WEDNESDAY, OCTOBER 22
I have to admit: Google is pretty freaking awesome.
It is absolutely amazing what you can learn just by searching for it. I had spent most of the last couple of hours learning about police procedures and various schools with online classes. But, perhaps, the most important thing I learned was something known as the Wiccan Rede. The Rede speaks of the Rule of Threes, which states that everything you do comes back on you threefold. So, basically, Karma. Except that it hits you either three times over and over again or three times as hard.
But there is another aspect to the Rule of Threes, and boy is it a doozy.
Apparently, if you say something three times, like, say, a promise, it becomes binding. You are forced to uphold whatever was agreed upon, be it something good or something bad. And if you break that promise, the backlash can be horrifying.
Of course, that report had been written by a tenth grader on something called a blog, so I couldn’t be certain if any of it was true. Still, I made a note of it in my notebook, under the drawing of the mirror.
I looked for that ugly thing as well, but found nothing on it. Since it had been locked away in my dad’s vault in the Netherworld for who knows how long, that came as no surprise. Who the heck runs around with a demonic mirror anyway? But the lack of any leads proved to be a huge problem. I needed something to give Khione before Friday night, or I might as well just let her cut my head off now.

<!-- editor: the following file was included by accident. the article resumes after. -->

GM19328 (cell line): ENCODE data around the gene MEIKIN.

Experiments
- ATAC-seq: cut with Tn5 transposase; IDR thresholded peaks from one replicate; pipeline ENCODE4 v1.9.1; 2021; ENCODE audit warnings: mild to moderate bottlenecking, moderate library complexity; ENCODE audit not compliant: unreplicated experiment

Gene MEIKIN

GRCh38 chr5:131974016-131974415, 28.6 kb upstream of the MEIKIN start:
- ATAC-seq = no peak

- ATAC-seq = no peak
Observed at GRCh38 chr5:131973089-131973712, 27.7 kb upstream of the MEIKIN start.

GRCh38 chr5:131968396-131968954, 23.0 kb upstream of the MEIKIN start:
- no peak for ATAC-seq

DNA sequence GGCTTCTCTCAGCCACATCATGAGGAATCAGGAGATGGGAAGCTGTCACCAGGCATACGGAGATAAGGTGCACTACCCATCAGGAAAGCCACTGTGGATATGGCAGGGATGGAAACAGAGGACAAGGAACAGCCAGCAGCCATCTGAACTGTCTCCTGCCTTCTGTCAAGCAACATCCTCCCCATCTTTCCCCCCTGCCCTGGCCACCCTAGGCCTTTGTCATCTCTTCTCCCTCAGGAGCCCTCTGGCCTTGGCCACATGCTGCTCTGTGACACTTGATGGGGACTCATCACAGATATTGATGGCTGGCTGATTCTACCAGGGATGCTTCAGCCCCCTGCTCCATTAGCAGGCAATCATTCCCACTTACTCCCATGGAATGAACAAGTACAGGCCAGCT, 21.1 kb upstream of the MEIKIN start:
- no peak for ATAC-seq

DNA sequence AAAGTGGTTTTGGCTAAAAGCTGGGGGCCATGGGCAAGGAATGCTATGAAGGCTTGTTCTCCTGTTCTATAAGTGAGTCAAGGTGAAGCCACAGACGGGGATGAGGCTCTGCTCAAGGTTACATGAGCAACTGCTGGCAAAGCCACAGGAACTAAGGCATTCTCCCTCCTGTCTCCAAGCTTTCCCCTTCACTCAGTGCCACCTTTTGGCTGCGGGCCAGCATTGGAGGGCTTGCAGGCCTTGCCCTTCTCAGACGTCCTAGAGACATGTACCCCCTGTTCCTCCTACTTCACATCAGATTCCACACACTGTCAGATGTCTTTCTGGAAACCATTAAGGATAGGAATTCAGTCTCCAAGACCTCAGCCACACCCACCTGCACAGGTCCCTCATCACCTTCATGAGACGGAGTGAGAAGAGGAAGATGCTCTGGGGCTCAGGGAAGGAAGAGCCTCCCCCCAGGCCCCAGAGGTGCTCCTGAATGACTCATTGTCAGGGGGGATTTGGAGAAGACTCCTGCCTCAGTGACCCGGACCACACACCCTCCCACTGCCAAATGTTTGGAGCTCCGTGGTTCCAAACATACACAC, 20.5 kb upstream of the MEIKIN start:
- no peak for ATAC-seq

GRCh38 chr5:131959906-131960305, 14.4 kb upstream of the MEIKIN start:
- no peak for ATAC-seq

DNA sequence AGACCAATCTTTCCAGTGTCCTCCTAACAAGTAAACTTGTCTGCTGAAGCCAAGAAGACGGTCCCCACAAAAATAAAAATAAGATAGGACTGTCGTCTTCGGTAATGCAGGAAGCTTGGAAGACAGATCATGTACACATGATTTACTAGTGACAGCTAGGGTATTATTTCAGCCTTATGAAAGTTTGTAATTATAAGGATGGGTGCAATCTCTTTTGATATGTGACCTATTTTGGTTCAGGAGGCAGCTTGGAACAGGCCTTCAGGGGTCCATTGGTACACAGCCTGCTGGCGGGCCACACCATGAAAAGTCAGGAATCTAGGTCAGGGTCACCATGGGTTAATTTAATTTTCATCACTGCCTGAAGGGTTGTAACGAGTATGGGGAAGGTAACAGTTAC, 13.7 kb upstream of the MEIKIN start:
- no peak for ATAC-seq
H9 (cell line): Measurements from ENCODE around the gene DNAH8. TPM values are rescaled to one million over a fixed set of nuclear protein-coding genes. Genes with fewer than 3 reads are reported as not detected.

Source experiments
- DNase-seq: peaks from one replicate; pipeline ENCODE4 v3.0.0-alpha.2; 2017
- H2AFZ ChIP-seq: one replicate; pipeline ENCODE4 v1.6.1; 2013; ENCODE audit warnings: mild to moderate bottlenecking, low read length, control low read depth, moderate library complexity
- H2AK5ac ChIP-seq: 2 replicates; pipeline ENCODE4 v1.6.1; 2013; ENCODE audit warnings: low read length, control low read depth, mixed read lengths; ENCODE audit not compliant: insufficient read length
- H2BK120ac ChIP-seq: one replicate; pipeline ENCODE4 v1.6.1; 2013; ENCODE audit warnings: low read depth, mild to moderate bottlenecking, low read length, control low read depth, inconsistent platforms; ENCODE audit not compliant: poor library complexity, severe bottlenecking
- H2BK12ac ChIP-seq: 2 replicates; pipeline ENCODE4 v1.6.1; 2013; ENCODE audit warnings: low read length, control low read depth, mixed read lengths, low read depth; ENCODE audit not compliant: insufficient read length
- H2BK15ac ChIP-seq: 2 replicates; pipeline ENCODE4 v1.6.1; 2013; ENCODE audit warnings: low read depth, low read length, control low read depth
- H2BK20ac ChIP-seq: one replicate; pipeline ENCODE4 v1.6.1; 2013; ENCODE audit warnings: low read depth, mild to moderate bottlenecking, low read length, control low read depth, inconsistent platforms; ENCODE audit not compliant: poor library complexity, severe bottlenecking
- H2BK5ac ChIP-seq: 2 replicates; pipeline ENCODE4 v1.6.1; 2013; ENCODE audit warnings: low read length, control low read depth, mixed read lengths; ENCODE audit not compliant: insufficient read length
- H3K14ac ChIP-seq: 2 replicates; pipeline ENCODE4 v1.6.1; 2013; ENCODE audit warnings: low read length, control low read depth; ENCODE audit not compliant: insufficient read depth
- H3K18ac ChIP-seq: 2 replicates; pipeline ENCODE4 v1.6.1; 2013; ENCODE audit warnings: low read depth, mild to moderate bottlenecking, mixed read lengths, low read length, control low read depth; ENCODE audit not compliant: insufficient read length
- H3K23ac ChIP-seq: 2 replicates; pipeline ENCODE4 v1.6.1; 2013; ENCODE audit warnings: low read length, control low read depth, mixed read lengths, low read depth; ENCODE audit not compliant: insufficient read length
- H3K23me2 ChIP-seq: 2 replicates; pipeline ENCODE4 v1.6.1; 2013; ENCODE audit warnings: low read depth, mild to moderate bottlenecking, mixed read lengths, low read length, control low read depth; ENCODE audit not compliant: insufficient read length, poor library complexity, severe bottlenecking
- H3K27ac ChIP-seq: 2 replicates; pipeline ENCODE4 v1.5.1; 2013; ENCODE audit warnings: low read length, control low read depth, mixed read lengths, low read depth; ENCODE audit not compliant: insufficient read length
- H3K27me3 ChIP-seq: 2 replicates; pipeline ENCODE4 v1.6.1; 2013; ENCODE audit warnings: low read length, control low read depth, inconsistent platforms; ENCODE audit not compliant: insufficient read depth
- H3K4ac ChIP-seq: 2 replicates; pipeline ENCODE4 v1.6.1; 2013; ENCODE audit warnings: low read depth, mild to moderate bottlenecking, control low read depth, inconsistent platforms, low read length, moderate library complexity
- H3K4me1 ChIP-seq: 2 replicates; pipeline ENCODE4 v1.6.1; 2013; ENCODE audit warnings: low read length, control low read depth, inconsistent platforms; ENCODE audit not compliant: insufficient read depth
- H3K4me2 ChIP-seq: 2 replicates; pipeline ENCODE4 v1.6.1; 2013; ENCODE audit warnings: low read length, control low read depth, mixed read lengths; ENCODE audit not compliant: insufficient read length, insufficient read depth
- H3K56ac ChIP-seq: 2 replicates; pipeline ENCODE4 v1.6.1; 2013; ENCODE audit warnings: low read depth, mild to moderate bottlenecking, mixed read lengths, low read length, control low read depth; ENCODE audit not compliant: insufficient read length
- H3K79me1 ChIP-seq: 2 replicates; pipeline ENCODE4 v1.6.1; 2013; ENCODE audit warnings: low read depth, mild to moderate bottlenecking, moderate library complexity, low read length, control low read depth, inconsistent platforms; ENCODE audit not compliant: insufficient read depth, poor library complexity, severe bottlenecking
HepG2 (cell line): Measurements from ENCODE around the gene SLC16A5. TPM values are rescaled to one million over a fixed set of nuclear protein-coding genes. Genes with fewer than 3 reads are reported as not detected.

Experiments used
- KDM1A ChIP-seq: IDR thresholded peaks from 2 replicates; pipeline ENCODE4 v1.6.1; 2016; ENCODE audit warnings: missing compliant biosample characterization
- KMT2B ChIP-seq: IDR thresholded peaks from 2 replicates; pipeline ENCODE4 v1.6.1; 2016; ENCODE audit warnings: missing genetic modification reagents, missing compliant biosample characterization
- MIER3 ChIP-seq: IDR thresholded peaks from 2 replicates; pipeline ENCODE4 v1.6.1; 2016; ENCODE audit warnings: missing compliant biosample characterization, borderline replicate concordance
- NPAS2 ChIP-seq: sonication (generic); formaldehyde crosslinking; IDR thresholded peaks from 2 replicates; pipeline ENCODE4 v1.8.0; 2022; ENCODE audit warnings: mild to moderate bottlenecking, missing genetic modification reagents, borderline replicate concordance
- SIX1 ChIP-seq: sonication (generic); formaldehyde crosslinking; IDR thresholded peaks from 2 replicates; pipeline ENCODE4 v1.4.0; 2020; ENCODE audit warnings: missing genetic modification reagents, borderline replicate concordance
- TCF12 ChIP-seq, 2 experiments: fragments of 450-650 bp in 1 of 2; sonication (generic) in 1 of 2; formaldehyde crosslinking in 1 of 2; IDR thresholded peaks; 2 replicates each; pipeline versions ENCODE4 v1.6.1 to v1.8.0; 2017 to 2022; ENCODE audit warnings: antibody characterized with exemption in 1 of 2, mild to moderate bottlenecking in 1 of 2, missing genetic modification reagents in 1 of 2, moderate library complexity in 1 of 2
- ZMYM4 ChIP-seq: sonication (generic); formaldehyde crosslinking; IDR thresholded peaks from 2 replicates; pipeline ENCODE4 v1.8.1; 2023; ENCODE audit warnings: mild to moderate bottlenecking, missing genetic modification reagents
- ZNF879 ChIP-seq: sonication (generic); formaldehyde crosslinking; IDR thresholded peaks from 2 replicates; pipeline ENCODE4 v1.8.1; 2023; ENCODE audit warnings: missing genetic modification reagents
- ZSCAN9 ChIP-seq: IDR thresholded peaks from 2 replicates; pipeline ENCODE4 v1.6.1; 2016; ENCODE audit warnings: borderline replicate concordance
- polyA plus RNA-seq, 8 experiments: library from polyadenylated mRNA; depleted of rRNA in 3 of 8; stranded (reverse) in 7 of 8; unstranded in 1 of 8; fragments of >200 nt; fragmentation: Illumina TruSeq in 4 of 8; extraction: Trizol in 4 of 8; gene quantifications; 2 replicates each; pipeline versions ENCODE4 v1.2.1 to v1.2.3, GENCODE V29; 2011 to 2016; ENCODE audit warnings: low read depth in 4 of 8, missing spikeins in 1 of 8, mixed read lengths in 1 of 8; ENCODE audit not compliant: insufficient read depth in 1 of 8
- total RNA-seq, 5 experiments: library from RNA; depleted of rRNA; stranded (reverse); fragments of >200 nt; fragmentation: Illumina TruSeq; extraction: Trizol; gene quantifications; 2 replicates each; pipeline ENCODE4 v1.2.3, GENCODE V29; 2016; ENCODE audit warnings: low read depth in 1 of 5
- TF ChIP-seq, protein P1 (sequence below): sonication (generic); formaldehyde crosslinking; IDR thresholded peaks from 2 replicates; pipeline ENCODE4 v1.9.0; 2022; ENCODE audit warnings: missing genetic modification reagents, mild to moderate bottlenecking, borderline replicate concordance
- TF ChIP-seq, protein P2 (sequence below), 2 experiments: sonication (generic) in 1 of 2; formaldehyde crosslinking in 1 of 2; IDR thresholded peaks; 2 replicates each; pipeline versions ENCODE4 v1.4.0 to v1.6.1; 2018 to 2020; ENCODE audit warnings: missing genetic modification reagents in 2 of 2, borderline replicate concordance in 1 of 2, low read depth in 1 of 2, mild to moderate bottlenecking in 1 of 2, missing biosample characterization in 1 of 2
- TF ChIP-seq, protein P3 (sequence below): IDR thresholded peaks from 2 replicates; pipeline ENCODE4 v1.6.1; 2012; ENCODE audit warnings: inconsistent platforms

The alarm clock exploded in sudden noise, scaring me half to death. I rushed over to it and slammed my fist down on the off button. The clock glared a quarter to five in the morning. I had been awake all night, which sort of threw me for a minute. I hadn’t felt even a hint of weariness in that time. Now, as dawn approached, a wave of exhaustion rolled over me. I stared at my inviting bed, argued with myself over crawling into it and hibernating. I knew I should, but I needed to talk to Duncan or Quinn or—Gods forbid—Morgan about what I had discovered. They needed to know about the pattern of threes.
So I fought off the exhaustion, grabbed my notebook, and walked out my door.
A couple of students were already roaming the halls. I felt a lot out of place in a tee shirt and jeans while they all wore matching uniforms. It earned me a couple of stares, and I did my best to ignore them. I must have been doing a pretty good job because the next thing I knew something hit me in the back of the head.
I whirled around, instinct automatically driving me into a fighting stance. The kids drew back in fear.
One started screaming at the top of her lungs, “Demon! She’s a demon! She’ll kill us all!”
I recognized the girl as the bottle blonde who caused the scene at Paradox and forced me to leave. Felicity.
I grit my teeth in both anger and annoyance. My fists clenched even tighter. I wanted to sock her in the jaw, partially out of revenge but also to get her to shut up. But that would have just proven her right about me. I would truly become the monster she believed I was.
So I relaxed my muscles one by one. The tension bled out of me. And with it, my rage. I relaxed, stood to my unimpressive height. I scanned the crowd of students. Most of them looked terrified. Others stood, ready for a fight. Only one looked at me with sympathy and understanding. A tall and skinny boy with a messy mop of shocking white hair and dark eyes.
I might have smiled if Felicity hadn’t kept screaming.
He shoved his way through the crowd to stand beside me, turned a scowl on Felicity. When that failed, he yelled at her to shut up or he’ll give her something to scream about.